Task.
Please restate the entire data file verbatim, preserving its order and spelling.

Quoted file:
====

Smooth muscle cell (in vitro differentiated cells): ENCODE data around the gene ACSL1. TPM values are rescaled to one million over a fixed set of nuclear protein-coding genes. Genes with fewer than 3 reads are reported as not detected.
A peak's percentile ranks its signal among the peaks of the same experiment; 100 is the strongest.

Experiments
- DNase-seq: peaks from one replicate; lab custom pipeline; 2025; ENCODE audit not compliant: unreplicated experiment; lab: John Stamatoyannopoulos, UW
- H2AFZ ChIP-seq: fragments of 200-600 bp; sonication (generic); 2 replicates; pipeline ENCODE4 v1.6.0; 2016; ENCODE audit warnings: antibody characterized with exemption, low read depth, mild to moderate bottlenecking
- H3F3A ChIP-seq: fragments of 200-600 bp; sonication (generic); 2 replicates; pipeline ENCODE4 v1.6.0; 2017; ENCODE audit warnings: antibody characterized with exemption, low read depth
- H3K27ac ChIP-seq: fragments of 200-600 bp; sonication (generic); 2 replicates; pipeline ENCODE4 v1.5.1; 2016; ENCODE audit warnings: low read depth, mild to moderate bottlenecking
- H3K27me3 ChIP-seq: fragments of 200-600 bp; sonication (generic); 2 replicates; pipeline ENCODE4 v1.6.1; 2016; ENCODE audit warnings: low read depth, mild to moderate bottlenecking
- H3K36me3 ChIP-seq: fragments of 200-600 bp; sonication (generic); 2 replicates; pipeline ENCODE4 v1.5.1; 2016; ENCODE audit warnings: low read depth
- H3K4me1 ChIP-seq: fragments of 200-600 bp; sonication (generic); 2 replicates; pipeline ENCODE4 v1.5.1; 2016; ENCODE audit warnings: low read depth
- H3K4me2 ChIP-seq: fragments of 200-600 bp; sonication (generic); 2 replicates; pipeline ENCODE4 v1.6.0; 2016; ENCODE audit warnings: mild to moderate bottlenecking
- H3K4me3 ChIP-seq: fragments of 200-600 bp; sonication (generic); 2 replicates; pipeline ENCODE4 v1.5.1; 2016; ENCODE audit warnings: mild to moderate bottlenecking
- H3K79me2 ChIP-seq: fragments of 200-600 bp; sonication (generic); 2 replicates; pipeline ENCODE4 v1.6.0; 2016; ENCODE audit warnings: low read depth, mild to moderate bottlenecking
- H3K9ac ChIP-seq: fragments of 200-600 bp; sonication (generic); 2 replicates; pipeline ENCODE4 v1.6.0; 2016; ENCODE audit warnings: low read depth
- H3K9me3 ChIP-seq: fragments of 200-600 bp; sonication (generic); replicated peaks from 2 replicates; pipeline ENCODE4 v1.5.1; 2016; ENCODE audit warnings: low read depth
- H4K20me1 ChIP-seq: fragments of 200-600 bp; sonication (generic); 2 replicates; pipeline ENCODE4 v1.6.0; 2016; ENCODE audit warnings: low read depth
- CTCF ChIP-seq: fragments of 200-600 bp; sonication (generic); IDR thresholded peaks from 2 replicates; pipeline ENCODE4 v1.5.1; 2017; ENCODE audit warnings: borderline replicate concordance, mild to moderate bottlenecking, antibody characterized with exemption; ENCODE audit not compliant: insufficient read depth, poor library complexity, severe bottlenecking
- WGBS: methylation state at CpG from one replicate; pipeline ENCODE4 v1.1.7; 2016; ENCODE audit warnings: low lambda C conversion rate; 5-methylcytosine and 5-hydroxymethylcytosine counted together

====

Smooth muscle cell (in vitro differentiated cells): ENCODE data around the gene ACSL1. TPM values are rescaled to one million over a fixed set of nuclear protein-coding genes. Genes with fewer than 3 reads are reported as not detected.
A peak's percentile ranks its signal among the peaks of the same experiment; 100 is the strongest.

Experiments
- DNase-seq: peaks from one replicate; lab custom pipeline; 2025; ENCODE audit not compliant: unreplicated experiment; lab: John Stamatoyannopoulos, UW
- H2AFZ ChIP-seq: fragments of 200-600 bp; sonication (generic); 2 replicates; pipeline ENCODE4 v1.6.0; 2016; ENCODE audit warnings: antibody characterized with exemption, low read depth, mild to moderate bottlenecking
- H3F3A ChIP-seq: fragments of 200-600 bp; sonication (generic); 2 replicates; pipeline ENCODE4 v1.6.0; 2017; ENCODE audit warnings: antibody characterized with exemption, low read depth
- H3K27ac ChIP-seq: fragments of 200-600 bp; sonication (generic); 2 replicates; pipeline ENCODE4 v1.5.1; 2016; ENCODE audit warnings: low read depth, mild to moderate bottlenecking
- H3K27me3 ChIP-seq: fragments of 200-600 bp; sonication (generic); 2 replicates; pipeline ENCODE4 v1.6.1; 2016; ENCODE audit warnings: low read depth, mild to moderate bottlenecking
- H3K36me3 ChIP-seq: fragments of 200-600 bp; sonication (generic); 2 replicates; pipeline ENCODE4 v1.5.1; 2016; ENCODE audit warnings: low read depth
- H3K4me1 ChIP-seq: fragments of 200-600 bp; sonication (generic); 2 replicates; pipeline ENCODE4 v1.5.1; 2016; ENCODE audit warnings: low read depth
- H3K4me2 ChIP-seq: fragments of 200-600 bp; sonication (generic); 2 replicates; pipeline ENCODE4 v1.6.0; 2016; ENCODE audit warnings: mild to moderate bottlenecking
- H3K4me3 ChIP-seq: fragments of 200-600 bp; sonication (generic); 2 replicates; pipeline ENCODE4 v1.5.1; 2016; ENCODE audit warnings: mild to moderate bottlenecking
- H3K79me2 ChIP-seq: fragments of 200-600 bp; sonication (generic); 2 replicates; pipeline ENCODE4 v1.6.0; 2016; ENCODE audit warnings: low read depth, mild to moderate bottlenecking
- H3K9ac ChIP-seq: fragments of 200-600 bp; sonication (generic); 2 replicates; pipeline ENCODE4 v1.6.0; 2016; ENCODE audit warnings: low read depth
- H3K9me3 ChIP-seq: fragments of 200-600 bp; sonication (generic); replicated peaks from 2 replicates; pipeline ENCODE4 v1.5.1; 2016; ENCODE audit warnings: low read depth
- H4K20me1 ChIP-seq: fragments of 200-600 bp; sonication (generic); 2 replicates; pipeline ENCODE4 v1.6.0; 2016; ENCODE audit warnings: low read depth
- CTCF ChIP-seq: fragments of 200-600 bp; sonication (generic); IDR thresholded peaks from 2 replicates; pipeline ENCODE4 v1.5.1; 2017; ENCODE audit warnings: borderline replicate concordance, mild to moderate bottlenecking, antibody characterized with exemption; ENCODE audit not compliant: insufficient read depth, poor library complexity, severe bottlenecking
- WGBS: methylation state at CpG from one replicate; pipeline ENCODE4 v1.1.7; 2016; ENCODE audit warnings: low lambda C conversion rate; 5-methylcytosine and 5-hydroxymethylcytosine counted together